This article was first published on the Global Lyme Alliance blog on October 18th, 2016. Most of the links on this post are informational, but a few are affiliate links to help maintain this website.
For an educator, the start of the school year is filled with energy and excitement. There are students to meet, classrooms to decorate, and coworkers to catch up with. There is an undefinable sense of hope that comes with a new beginning.
This fall, for the first time in ten years, when all the other educators went back to work, I wasn't with them. Instead, I was at sitting at home watching the steady stream of "first day of school" pictures on my computer. My career as a school social worker was cut short by Lyme disease.
Two years ago, I thought I would have my job until I retired. It's rare for someone to give up tenure, a pension, affordable health insurance, paid sick days, and summers off. However, this year I opted for a part-time job as a college counselor to focus on healing. I never thought I would be the person who checks the "part-time" box on questionnaires. My entire identity was wrapped up in my career.
I know I'm not alone. I've heard countless stories of teachers, doctors, and successful business people who were forced to leave behind a thriving career when illness struck. The careers they had worked their entire lives to build were suddenly gone or placed on permanent hold. Last year the mayor of Monticello, Illinois, resigned due to complications of Lyme disease. When he resigned at a town council meeting, he said, "I do this with great regret. It's one of the hardest things I've had to do."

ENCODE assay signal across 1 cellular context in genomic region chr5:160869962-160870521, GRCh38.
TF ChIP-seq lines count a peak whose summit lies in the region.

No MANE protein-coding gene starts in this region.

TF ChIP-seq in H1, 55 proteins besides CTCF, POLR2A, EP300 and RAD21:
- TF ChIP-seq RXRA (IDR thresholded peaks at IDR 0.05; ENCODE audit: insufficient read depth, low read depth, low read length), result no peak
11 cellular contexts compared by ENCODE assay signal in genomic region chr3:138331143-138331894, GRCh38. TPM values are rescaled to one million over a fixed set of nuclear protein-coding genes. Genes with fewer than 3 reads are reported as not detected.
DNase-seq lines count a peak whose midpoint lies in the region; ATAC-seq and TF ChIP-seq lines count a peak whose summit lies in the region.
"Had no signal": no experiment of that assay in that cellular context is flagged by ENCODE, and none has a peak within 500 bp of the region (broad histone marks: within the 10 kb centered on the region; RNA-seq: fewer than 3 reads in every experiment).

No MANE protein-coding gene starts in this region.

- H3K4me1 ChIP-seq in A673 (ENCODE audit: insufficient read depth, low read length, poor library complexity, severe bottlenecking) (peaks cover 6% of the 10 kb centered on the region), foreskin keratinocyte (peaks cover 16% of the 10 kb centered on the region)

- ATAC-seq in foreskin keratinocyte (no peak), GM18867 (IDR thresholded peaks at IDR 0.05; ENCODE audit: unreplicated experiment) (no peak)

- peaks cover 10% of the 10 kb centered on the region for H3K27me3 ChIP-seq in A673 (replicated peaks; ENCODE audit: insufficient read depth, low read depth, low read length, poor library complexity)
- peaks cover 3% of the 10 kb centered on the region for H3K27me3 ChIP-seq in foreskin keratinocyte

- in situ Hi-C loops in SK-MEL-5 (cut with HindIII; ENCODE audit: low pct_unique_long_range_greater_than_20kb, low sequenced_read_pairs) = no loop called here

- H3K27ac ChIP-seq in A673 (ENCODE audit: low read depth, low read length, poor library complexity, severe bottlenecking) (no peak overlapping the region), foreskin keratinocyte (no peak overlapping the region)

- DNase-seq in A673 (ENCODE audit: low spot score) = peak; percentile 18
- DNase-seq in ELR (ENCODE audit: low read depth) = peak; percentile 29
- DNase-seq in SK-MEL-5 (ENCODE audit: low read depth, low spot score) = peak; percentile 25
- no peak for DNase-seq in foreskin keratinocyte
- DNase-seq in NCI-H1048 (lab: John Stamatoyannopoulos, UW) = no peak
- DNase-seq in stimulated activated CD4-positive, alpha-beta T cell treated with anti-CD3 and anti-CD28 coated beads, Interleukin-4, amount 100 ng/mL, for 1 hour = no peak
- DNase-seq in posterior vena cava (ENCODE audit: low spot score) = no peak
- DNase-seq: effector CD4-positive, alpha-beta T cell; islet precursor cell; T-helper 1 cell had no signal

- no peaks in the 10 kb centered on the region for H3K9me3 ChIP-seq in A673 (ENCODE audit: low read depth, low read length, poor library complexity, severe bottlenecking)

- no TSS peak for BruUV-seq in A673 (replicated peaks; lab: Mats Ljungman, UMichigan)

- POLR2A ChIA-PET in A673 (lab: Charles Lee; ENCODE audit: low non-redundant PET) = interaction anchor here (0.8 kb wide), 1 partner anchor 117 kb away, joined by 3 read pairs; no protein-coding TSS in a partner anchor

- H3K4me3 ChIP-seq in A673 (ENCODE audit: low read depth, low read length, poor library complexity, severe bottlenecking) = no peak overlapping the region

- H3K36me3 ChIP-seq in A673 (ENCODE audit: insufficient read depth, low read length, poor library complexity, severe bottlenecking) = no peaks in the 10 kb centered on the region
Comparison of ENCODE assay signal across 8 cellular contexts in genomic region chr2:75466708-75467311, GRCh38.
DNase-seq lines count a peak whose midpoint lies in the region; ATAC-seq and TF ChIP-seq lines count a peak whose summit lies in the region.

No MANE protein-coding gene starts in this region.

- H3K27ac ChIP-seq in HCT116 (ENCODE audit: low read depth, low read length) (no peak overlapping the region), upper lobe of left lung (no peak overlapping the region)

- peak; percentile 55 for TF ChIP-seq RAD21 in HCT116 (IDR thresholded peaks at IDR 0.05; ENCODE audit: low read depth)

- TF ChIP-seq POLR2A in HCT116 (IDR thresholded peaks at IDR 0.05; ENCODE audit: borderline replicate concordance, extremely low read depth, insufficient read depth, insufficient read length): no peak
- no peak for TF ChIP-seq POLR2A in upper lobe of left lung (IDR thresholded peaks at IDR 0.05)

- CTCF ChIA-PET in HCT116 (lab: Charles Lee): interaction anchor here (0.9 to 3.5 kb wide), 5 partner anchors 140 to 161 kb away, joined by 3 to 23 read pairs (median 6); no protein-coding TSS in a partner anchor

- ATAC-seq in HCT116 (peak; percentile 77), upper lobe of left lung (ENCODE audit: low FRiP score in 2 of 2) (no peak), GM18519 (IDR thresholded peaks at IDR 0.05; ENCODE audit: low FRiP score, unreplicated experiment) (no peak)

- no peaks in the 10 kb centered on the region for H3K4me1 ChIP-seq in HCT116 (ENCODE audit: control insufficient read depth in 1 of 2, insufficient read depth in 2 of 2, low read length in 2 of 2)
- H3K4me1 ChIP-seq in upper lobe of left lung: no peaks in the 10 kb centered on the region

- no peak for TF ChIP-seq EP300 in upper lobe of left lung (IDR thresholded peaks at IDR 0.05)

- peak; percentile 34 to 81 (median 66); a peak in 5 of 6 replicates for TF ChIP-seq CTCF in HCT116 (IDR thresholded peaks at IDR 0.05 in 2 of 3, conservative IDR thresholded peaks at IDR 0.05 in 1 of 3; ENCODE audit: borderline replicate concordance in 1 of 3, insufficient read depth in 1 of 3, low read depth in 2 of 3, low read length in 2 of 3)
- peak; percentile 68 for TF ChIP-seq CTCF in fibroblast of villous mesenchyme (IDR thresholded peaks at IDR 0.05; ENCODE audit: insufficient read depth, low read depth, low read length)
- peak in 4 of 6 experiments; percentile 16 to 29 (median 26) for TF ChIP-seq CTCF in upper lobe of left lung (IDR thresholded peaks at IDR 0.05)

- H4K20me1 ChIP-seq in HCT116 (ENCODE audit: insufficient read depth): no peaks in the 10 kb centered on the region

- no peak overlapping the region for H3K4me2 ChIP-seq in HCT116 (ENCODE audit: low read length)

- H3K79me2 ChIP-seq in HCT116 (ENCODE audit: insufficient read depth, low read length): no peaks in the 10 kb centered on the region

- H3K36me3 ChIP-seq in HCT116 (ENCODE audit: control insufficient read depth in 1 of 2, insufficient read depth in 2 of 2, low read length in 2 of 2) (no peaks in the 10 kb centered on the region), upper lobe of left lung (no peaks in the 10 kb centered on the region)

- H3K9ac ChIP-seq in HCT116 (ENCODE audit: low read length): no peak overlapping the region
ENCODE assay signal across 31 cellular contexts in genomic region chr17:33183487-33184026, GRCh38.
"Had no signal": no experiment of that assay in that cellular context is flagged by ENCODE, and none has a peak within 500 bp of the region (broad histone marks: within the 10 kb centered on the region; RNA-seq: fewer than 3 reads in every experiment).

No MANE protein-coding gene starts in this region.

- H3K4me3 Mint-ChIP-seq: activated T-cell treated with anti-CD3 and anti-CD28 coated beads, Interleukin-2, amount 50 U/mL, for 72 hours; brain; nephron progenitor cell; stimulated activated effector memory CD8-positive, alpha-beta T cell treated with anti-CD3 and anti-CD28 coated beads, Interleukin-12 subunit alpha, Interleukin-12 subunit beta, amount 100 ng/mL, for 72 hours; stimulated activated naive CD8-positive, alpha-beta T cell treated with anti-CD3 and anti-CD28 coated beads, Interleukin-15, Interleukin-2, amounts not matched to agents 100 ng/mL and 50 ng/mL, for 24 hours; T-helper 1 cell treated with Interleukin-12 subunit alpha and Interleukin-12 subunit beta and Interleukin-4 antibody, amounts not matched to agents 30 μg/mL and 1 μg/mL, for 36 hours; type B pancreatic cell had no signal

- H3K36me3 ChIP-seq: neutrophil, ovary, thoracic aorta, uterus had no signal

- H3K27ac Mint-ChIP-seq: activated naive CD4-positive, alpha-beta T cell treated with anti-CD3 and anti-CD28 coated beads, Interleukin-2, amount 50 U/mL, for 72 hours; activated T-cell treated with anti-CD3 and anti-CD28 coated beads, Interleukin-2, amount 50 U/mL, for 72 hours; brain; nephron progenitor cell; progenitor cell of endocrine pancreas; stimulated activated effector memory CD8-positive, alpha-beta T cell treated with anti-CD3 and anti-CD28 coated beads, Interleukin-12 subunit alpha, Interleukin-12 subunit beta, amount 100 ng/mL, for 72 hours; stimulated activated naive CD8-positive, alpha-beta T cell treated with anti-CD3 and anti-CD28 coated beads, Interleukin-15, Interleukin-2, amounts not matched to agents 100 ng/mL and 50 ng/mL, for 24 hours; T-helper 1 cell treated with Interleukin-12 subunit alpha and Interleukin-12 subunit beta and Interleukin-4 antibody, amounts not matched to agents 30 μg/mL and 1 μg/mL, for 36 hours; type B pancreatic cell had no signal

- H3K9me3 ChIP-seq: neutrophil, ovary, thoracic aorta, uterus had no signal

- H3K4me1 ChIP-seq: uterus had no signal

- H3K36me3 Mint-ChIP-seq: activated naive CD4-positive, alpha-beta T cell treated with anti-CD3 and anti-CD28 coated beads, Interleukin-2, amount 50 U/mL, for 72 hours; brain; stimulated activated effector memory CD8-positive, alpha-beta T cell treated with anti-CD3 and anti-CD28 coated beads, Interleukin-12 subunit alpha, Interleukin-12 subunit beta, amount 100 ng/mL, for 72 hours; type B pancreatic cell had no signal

I couldn’t agree more.
Leaving my job was truly the hardest decision I've ever made. This past summer, I agonized over whether or not to go back. I loved my job and I was making enough money so that I wouldn't have to worry about the high cost of Lyme treatment. I'd developed lifelong friendships with coworkers and every day I got to make a difference in the lives of young people. On the other hand, I wasn't getting any better, in fact I was getting worse. On a typical weekday I went from my bed, to work, to the couch, back to bed. I was living half a life.
I'd known other people who left jobs due to illness, and I always thought, "That will never be me. I will never get to that point." I worked through the worst two years of my illness. The first year I missed 14 days of school because of doctor's appointments, being bedridden and a hospitalization. The second year I pushed through the year only to crash for an entire month of the summer. For the last two years, the beginning of the school year felt less like returning home and more like a shift back into stress, fatigue and pain.